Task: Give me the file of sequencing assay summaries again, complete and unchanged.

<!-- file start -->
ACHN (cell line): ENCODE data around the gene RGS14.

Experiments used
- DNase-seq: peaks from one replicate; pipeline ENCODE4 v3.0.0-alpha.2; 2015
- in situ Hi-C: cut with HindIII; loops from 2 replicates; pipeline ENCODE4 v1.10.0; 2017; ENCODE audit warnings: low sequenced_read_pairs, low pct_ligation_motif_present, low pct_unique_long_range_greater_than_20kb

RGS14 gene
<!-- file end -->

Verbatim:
ACHN (cell line): ENCODE data around the gene RGS14.

Experiments used
- DNase-seq: peaks from one replicate; pipeline ENCODE4 v3.0.0-alpha.2; 2015
- in situ Hi-C: cut with HindIII; loops from 2 replicates; pipeline ENCODE4 v1.10.0; 2017; ENCODE audit warnings: low sequenced_read_pairs, low pct_ligation_motif_present, low pct_unique_long_range_greater_than_20kb

RGS14 gene